First Listen: Gorillaz “Plastic Beach” floats on

"Plastic Beach" by Gorillaz, released March 8, 2010

Virtual band Gorillaz released its first album in five years Tuesday, just in time to transfix listeners before a headlining gig on the third day of Coachella in April.

“Plastic Beach”, the third studio album from co-creators Damian Albarn and Jamie Hewlett is equally exotic, interesting, refreshing and weird. And you can stream the whole thing right now on NPR.

And there’s a good chance that’s exactly the intentions of Albarn, the former Blur frontman, and Hewlett, the comic book artist known for creating “Tank Girl”.

The two created Gorillaz after getting sick of watching MTV somewhere around 1998 and created a cartoon band to comment on the “music” channel’s “lack of substance.”

The new album incorporates the usual electro-funk hip-hop goodness Gorillaz is known for. But this time around, there’s some special guest stars to make things extra juicy.

Most notably are appearances from Snoop Dogg, Mos Def, De La Soul, Little Dragon and even Lou Reed.

The concept stems from Albarn’s experiences at landfills in Western Africa and London – how he viewed the world in a new, optimistic way. He decided plastic was actually part of nature and not against it.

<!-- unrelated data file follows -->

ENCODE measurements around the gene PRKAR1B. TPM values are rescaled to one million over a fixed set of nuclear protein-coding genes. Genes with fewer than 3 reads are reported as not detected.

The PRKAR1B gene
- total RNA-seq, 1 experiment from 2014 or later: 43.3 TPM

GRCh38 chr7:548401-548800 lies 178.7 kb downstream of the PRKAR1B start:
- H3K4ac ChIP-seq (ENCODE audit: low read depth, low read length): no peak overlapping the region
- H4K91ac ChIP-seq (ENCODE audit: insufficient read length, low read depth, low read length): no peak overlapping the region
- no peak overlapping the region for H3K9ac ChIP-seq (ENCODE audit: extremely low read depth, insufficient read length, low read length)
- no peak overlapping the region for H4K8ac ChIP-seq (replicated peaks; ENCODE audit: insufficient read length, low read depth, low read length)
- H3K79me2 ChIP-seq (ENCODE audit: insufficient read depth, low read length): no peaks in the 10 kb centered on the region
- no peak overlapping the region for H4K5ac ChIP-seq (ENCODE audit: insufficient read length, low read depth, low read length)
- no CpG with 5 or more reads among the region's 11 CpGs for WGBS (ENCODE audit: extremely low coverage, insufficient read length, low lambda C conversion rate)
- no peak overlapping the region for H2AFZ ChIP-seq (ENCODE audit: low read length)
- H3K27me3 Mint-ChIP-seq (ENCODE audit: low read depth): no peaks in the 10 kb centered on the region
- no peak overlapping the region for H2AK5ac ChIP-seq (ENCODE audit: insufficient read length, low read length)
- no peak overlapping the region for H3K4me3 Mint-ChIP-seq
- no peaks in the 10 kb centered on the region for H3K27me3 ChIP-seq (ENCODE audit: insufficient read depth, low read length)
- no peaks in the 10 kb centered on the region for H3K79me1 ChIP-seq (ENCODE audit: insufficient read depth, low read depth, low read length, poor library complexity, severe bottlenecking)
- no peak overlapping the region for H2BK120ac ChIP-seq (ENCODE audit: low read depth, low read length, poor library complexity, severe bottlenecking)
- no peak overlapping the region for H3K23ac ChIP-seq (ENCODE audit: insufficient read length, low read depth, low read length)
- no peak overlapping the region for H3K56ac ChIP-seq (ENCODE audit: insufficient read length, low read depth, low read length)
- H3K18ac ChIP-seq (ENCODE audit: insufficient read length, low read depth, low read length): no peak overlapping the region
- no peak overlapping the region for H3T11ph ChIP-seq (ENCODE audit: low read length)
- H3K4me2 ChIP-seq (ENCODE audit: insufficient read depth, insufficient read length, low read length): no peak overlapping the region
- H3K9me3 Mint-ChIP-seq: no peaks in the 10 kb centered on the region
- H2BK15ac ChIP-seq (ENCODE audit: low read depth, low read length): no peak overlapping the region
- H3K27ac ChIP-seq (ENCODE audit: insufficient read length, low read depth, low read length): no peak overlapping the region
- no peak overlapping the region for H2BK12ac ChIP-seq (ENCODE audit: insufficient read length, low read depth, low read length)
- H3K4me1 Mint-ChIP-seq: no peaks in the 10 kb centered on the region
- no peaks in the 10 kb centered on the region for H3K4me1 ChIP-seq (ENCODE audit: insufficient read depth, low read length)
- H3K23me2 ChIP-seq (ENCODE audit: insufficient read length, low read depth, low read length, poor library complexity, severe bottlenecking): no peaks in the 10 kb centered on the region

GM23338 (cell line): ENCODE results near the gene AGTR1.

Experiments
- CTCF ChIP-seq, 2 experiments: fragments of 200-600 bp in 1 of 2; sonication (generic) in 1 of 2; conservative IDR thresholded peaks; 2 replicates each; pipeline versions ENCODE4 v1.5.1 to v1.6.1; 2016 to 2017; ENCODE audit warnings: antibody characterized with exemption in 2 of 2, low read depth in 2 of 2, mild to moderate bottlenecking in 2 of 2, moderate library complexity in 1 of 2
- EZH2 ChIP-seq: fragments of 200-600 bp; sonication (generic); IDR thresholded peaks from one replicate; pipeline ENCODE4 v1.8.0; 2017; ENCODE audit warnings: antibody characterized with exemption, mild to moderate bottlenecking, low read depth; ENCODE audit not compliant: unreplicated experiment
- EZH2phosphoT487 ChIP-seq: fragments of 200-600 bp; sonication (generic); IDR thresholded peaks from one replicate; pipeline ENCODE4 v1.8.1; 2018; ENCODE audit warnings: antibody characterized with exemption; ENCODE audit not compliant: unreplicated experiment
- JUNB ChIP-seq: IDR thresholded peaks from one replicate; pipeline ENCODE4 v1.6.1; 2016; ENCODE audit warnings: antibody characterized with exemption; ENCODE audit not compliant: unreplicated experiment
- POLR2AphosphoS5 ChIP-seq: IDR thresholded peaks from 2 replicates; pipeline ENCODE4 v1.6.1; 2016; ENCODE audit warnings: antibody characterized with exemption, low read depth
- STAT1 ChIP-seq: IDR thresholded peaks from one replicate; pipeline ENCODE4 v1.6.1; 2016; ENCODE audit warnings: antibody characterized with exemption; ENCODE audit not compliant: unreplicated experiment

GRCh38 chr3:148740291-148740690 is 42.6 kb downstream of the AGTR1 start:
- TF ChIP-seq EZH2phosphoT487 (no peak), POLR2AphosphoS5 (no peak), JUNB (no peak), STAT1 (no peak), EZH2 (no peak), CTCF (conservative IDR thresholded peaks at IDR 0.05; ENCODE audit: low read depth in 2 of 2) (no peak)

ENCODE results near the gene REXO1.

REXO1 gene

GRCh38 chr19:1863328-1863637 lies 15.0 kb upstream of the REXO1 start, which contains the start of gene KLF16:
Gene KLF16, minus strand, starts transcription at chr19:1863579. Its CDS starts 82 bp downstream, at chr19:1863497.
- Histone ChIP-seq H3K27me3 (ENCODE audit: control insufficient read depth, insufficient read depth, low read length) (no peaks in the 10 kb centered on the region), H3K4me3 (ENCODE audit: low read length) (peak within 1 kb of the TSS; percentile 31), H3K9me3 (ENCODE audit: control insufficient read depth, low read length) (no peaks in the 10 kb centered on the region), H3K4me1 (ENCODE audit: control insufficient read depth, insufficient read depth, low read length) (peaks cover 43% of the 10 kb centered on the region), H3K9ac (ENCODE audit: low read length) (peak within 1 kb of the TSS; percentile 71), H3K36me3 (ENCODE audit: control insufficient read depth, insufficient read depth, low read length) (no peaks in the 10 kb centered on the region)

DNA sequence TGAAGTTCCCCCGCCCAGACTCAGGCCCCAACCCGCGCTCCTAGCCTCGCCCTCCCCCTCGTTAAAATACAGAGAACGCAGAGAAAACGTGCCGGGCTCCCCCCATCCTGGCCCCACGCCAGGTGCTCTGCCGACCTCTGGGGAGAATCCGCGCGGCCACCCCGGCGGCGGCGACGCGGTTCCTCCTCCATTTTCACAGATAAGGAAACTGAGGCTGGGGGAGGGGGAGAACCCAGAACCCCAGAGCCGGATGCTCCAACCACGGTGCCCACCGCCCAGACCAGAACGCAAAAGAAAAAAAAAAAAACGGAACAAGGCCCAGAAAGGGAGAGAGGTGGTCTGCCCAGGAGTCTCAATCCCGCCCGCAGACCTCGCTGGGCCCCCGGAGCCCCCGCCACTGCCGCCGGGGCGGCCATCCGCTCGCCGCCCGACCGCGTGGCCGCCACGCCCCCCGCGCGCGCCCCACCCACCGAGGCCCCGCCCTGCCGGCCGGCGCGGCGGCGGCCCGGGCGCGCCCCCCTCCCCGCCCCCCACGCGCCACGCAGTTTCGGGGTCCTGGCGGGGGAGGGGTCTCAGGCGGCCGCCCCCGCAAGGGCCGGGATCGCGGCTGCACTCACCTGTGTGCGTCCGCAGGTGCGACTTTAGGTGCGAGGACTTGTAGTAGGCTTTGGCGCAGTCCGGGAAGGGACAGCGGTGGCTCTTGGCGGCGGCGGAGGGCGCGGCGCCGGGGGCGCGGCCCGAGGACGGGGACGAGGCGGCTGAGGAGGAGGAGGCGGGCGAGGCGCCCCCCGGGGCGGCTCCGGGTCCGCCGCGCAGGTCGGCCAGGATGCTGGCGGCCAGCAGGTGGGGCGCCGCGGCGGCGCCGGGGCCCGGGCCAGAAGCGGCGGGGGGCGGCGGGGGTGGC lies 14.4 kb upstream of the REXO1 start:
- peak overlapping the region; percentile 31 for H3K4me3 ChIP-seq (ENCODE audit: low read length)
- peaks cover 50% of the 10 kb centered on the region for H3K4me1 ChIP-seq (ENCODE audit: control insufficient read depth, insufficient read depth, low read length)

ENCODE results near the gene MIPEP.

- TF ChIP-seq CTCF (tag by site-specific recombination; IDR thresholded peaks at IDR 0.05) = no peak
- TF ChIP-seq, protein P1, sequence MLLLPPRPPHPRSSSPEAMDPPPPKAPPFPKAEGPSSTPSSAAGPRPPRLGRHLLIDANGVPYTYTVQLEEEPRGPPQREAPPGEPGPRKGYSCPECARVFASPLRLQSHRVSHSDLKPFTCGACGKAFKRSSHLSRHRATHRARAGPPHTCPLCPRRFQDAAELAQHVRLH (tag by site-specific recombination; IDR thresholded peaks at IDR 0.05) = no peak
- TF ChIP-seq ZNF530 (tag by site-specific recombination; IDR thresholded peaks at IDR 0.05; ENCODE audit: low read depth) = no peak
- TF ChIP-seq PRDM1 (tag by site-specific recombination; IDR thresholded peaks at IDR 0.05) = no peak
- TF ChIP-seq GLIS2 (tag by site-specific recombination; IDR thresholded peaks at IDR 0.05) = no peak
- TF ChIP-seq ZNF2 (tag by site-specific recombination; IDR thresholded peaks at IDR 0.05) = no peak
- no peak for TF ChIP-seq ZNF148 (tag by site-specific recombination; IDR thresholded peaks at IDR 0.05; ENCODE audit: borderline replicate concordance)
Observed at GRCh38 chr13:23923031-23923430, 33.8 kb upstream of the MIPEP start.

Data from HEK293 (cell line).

The recognizable and intentionally unemotional singing from fictional lead singer 2D (Albarn) that we all remember from Gorillaz debut hit “Clint Eastwood” doesn’t come in until the fourth track, “Rhinestone Eyes.”

Until we get there, we’re presented with an instrumental intro,  a laid-back Snoop Dogg welcome and a electronic-orchestral mashup featuring hip-hop stylings by British rappers Bashy and Kano.

But nothing really sticks until Albarn’s singing is laid over some synthesizer-laden beats in “Rhinestone”, which is where we should fine a surefire new Gorillaz hit. It’s got pop sensibilities and a funkiness that could only come from an amalgam of a band that probably started as a joke.

“Stylo”, “Some Kind of Nature” and “Plastic Beach” are also standouts.

The nice thing here is that Albarn and Hewlett are doing what they want with “Plastic Beach.”

It sounds a lot less mainstream than parts of 2005’s “Demon Days” (I think we’ve all heard “D.A.R.E” one too many times) and it’s unlikely to pervade pop culture as heavily. Though that doesn’t mean it won’t be popular. It will be.

“Plastic Beach” is a mixed bag of melancholy hip-hop and pop songs worth checking out. Don’t expect any Gnarls Barkley on this beach, but the album should shine enough to keep it hot through summer.

Also worth mentioning is that Gorillaz brought in more guests than even appear on this album. Expect some B-sides to include more collabs with De La Soul and Mos Def, as well as performances by British garage rock band The Horrors.

Oh and don’t forget to check out the interactive Plastic Beach Game if you’re looking to venture a little deeper down the rabbit hole.

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